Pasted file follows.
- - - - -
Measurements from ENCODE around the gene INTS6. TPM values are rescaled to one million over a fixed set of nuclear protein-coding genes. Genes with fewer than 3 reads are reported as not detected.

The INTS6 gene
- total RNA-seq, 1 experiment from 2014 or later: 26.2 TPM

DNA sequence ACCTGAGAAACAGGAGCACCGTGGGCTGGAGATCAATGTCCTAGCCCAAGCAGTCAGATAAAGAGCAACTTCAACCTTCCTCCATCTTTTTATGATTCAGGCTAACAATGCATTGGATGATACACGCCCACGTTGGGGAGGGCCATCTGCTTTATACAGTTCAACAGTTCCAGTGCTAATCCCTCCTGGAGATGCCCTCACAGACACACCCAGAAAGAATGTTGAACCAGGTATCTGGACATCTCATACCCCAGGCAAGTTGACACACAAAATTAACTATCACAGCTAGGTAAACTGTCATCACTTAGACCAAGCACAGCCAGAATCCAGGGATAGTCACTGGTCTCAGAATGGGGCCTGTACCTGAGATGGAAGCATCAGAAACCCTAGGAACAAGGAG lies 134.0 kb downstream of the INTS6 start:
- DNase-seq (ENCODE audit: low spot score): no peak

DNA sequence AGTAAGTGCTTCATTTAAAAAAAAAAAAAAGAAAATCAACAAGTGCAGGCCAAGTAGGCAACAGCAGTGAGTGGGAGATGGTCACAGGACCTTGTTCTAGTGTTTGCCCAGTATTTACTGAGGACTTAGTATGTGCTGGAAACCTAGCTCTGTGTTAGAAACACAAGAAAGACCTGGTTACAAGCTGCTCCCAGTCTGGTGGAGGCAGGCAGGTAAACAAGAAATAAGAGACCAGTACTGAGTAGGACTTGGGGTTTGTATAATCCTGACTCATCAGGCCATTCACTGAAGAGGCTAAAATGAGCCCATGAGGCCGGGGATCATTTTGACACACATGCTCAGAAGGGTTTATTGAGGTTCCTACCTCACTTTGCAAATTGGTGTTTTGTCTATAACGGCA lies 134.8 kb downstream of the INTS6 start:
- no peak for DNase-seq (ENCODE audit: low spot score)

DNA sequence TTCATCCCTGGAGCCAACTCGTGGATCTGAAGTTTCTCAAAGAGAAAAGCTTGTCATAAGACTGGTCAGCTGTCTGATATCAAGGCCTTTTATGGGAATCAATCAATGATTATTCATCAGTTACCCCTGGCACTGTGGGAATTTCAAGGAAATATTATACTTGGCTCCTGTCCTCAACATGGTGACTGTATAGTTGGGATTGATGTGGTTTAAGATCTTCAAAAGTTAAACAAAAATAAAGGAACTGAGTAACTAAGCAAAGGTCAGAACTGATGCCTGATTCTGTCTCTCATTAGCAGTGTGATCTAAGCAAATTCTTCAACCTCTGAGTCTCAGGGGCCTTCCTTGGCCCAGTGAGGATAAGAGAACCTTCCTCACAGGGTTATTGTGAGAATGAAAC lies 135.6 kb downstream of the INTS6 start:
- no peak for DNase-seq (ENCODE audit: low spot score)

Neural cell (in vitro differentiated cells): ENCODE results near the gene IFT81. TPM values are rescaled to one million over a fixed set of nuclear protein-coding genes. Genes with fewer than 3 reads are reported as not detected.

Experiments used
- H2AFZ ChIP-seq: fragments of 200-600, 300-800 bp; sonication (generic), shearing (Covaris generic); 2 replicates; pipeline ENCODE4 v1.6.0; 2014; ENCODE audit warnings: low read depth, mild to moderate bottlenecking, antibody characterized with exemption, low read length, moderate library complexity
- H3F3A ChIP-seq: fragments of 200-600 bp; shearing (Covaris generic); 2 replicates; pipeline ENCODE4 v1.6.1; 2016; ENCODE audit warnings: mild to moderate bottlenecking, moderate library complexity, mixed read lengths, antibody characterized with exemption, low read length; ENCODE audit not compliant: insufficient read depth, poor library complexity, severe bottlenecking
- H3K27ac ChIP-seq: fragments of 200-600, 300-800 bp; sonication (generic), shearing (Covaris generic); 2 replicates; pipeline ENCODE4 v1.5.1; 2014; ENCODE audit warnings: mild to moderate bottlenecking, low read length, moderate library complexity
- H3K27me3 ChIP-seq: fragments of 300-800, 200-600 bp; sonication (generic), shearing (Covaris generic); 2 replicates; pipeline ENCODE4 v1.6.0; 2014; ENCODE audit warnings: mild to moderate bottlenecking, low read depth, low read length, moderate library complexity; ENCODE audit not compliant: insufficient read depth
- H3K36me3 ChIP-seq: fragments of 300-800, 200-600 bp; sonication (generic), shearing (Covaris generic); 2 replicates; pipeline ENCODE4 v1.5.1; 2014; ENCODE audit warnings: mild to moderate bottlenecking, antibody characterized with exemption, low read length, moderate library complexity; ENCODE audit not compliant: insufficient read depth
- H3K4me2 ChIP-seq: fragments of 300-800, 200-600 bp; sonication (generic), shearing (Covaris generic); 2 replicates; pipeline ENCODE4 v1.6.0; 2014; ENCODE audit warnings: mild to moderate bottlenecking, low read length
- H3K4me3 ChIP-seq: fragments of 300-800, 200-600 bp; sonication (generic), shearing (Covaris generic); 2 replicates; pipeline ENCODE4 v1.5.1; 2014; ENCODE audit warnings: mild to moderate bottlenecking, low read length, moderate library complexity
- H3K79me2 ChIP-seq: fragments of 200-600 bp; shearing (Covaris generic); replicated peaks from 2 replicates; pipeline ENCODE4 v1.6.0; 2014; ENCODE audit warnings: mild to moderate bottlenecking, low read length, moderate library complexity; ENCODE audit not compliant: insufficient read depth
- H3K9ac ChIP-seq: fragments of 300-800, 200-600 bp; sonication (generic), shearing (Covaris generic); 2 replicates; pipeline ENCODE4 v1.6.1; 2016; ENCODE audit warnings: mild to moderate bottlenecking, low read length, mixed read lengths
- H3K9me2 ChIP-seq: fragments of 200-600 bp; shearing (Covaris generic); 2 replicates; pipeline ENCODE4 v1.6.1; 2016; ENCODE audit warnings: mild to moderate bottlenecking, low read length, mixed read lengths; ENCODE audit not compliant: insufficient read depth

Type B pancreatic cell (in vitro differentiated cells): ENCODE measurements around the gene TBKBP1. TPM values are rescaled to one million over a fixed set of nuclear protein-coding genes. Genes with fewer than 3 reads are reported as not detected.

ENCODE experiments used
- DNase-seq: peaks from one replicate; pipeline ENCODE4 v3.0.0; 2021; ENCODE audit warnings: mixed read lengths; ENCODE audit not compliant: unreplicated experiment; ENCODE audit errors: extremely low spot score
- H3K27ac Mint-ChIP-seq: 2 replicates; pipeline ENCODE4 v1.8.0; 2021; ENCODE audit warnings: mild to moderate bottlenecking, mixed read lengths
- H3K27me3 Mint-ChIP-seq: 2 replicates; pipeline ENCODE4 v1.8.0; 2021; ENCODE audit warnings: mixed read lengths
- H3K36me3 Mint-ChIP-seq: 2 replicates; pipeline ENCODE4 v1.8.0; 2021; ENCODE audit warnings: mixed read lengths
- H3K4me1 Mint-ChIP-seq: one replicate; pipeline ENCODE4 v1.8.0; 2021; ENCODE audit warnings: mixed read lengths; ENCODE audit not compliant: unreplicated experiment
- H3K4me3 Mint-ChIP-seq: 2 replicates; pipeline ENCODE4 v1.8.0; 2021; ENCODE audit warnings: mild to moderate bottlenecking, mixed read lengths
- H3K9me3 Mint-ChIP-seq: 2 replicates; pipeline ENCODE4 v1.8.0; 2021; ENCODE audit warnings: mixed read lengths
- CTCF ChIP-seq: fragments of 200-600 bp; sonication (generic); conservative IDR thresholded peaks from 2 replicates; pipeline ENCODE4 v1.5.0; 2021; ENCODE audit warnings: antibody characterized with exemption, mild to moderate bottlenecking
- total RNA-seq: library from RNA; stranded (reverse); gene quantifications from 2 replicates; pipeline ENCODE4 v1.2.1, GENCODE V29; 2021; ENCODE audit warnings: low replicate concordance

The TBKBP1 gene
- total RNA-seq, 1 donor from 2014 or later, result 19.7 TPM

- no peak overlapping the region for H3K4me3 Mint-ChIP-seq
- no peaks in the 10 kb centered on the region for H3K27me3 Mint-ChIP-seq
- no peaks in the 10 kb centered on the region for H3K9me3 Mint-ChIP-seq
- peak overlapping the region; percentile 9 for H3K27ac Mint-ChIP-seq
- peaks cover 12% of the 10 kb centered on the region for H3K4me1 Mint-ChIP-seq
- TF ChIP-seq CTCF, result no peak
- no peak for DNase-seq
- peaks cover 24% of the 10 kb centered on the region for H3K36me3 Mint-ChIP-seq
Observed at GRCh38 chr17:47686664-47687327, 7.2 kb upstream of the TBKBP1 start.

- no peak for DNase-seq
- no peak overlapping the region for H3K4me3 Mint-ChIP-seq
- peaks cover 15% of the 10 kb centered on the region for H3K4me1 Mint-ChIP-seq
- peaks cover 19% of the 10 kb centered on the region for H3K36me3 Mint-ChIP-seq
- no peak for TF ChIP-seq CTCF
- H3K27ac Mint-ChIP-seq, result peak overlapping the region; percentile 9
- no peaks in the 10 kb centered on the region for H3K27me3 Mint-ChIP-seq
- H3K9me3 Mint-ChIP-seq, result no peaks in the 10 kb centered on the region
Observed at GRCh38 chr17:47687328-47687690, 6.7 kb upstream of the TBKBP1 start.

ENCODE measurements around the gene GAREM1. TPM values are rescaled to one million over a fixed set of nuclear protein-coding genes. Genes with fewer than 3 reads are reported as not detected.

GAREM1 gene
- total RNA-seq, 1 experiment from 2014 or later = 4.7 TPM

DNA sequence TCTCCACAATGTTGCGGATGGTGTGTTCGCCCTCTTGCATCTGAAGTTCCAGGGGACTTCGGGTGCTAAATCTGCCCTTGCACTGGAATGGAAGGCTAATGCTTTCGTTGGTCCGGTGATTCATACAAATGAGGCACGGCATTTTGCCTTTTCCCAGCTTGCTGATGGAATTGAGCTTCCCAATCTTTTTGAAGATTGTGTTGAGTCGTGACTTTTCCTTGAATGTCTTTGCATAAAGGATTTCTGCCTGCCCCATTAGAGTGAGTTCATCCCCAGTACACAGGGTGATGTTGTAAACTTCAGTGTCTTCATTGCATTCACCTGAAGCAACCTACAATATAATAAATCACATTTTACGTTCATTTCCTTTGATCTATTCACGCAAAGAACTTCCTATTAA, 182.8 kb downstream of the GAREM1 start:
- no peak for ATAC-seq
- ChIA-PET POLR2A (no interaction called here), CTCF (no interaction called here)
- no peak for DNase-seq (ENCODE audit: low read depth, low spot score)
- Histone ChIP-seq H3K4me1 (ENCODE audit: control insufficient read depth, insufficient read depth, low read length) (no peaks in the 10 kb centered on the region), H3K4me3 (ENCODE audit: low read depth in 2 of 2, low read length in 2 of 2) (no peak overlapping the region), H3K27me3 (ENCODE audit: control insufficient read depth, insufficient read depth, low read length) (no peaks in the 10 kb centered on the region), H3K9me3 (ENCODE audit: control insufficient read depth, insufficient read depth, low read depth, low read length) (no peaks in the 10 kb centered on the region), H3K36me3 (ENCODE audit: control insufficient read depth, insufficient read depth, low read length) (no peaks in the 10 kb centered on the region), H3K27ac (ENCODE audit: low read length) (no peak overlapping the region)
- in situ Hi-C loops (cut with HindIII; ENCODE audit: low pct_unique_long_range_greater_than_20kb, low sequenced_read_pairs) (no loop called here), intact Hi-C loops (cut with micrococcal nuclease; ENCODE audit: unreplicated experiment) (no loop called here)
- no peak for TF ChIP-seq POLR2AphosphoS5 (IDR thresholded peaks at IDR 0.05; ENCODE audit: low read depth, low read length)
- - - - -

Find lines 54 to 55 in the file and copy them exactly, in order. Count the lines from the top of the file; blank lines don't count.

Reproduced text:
GAREM1 gene
- total RNA-seq, 1 experiment from 2014 or later = 4.7 TPM